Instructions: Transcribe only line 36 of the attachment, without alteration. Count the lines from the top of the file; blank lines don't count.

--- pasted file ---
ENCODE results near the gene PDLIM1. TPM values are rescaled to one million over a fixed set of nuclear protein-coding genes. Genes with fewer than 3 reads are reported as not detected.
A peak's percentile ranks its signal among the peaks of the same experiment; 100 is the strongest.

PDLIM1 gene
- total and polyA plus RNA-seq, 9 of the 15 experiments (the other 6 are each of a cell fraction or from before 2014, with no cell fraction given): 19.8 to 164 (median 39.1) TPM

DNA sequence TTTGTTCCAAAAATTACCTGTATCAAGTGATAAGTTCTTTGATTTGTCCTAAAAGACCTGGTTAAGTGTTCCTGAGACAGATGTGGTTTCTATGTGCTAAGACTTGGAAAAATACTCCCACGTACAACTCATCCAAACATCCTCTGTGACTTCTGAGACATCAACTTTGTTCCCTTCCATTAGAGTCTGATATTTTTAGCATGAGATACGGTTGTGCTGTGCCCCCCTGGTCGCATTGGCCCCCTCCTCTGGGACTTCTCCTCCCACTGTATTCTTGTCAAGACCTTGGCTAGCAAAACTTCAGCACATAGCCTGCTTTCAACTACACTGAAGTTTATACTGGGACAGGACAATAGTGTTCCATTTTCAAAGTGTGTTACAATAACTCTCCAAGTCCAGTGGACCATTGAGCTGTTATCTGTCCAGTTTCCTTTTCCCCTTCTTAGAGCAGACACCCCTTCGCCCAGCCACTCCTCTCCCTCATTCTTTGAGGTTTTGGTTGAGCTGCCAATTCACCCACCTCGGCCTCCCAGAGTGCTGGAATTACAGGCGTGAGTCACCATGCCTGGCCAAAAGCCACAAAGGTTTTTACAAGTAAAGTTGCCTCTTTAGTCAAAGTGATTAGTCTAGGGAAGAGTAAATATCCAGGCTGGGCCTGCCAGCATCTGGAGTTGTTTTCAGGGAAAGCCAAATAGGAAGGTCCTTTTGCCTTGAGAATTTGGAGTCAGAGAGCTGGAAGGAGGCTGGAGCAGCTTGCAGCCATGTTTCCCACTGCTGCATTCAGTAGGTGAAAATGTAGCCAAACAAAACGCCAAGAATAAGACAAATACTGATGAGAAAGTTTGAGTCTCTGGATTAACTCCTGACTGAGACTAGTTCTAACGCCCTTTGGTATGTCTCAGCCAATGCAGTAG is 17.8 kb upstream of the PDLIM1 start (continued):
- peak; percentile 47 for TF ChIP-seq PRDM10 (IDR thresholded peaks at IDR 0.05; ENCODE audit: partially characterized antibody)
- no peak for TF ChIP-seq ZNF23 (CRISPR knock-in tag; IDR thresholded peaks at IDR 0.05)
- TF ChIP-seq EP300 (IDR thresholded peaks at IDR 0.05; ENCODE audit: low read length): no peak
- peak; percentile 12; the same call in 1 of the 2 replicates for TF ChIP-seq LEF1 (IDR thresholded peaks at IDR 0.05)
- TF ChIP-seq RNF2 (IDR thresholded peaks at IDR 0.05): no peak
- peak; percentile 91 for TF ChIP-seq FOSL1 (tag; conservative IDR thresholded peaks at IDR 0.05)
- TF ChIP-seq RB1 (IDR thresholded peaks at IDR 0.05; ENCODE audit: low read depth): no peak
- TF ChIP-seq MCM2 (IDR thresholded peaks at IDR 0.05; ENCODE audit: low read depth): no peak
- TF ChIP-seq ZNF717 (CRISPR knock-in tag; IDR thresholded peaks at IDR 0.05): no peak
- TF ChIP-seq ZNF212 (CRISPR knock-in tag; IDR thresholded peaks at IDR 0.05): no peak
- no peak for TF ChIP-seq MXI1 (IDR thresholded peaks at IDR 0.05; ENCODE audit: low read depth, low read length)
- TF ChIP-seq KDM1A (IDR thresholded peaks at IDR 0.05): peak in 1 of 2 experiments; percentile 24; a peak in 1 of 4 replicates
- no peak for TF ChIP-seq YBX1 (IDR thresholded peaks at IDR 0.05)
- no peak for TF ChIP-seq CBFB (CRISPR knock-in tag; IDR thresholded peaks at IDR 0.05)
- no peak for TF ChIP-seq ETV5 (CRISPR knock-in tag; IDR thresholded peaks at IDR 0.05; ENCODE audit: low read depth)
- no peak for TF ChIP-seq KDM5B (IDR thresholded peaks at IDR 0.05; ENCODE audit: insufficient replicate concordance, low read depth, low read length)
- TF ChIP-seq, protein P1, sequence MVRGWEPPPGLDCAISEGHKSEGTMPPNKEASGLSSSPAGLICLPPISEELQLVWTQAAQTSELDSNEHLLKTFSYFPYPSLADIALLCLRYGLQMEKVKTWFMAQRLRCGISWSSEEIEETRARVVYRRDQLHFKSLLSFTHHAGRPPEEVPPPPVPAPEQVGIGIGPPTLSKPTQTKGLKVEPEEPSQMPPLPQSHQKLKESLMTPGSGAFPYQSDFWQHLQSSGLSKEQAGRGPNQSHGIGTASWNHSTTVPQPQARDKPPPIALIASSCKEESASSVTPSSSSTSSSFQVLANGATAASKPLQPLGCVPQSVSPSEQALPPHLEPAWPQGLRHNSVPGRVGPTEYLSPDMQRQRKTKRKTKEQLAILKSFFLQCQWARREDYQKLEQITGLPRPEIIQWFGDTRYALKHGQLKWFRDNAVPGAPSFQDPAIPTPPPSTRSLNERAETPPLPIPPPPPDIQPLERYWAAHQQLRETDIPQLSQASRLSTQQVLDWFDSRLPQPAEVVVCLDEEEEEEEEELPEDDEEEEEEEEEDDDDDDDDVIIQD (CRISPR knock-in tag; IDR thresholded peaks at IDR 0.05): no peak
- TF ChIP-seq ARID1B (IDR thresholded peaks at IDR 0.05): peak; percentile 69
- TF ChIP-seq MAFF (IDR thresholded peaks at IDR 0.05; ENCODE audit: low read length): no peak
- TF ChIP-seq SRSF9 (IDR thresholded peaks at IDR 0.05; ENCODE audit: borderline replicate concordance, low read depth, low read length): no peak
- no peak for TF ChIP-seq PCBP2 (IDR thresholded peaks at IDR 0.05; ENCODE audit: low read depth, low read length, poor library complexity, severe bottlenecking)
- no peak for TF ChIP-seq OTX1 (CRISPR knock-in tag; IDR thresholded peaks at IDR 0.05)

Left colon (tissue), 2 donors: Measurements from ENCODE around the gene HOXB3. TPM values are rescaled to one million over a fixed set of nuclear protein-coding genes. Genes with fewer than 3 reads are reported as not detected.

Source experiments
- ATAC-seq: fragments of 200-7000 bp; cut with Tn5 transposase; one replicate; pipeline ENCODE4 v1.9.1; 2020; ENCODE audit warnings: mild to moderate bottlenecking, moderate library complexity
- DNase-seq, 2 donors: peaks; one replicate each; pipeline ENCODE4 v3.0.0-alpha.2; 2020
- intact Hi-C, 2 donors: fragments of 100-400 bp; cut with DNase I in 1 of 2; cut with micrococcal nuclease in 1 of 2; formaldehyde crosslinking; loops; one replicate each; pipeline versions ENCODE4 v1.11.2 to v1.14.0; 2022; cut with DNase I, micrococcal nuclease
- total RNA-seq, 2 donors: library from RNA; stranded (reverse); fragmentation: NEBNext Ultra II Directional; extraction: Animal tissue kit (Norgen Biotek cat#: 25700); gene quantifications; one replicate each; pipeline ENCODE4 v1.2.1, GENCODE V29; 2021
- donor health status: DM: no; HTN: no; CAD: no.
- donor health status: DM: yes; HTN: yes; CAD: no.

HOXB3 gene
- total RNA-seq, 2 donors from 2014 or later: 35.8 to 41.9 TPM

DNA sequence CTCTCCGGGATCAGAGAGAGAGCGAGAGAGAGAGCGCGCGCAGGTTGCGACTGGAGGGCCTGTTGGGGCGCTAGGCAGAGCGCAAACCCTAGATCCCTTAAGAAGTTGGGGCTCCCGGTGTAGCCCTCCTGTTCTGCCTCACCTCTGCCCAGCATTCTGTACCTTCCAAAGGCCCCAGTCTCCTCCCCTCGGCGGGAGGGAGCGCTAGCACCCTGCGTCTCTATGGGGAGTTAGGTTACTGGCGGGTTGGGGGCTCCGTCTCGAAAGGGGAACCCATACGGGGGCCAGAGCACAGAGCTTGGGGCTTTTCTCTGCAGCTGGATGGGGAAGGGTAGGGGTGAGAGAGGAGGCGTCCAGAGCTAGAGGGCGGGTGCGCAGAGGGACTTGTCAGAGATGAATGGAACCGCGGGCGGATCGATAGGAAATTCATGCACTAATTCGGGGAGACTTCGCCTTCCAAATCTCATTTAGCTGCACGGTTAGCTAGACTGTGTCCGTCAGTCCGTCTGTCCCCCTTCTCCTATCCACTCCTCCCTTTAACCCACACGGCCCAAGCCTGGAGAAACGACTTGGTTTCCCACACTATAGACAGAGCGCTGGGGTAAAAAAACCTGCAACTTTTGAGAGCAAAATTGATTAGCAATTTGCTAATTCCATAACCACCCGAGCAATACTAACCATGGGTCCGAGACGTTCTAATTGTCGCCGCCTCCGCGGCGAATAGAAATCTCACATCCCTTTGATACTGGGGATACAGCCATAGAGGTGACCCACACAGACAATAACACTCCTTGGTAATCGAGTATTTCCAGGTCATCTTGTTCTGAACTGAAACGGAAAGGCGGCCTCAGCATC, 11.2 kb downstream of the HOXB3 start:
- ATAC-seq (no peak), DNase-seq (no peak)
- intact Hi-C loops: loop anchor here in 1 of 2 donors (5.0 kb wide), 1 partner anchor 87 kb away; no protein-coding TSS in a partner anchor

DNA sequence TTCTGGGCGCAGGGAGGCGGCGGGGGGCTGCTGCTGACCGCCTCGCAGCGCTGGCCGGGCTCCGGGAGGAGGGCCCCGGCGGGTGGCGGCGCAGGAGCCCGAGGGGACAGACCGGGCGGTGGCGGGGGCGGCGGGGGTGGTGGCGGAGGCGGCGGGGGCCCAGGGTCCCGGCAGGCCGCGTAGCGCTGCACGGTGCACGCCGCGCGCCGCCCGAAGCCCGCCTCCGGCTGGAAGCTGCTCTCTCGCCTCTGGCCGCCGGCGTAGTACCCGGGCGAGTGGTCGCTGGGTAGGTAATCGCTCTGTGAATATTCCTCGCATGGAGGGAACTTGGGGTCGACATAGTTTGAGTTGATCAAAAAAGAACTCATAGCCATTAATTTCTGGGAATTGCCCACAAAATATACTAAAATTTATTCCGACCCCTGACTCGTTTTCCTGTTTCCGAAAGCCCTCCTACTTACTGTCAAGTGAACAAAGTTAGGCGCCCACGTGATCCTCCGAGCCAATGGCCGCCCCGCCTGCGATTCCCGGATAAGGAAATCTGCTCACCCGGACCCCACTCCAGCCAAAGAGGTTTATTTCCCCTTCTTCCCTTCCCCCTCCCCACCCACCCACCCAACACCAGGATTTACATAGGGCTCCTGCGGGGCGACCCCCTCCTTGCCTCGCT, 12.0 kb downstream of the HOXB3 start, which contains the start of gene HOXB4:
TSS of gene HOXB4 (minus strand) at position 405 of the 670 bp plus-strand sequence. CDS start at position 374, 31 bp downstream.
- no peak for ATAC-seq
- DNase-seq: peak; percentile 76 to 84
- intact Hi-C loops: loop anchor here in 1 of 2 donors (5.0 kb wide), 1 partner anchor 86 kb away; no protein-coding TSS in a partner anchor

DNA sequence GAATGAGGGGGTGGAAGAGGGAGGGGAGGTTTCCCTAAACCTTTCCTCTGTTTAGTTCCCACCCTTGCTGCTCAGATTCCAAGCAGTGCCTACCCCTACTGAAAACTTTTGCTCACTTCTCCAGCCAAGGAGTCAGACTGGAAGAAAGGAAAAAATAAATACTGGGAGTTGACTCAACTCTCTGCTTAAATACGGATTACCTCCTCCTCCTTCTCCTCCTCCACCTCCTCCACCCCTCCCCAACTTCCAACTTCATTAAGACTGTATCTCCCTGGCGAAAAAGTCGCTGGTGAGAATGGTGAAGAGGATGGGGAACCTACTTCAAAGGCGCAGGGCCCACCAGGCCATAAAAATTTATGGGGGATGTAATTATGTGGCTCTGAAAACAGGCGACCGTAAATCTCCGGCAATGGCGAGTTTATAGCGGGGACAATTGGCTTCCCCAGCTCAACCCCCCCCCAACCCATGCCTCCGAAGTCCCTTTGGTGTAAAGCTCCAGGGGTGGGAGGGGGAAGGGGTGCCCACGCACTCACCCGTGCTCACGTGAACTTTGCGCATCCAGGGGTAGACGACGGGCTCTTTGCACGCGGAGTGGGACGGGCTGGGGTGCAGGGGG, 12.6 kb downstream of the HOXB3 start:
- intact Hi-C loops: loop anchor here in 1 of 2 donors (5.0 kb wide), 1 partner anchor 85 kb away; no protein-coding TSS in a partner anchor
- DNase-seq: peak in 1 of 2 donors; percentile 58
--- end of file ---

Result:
HOXB3 gene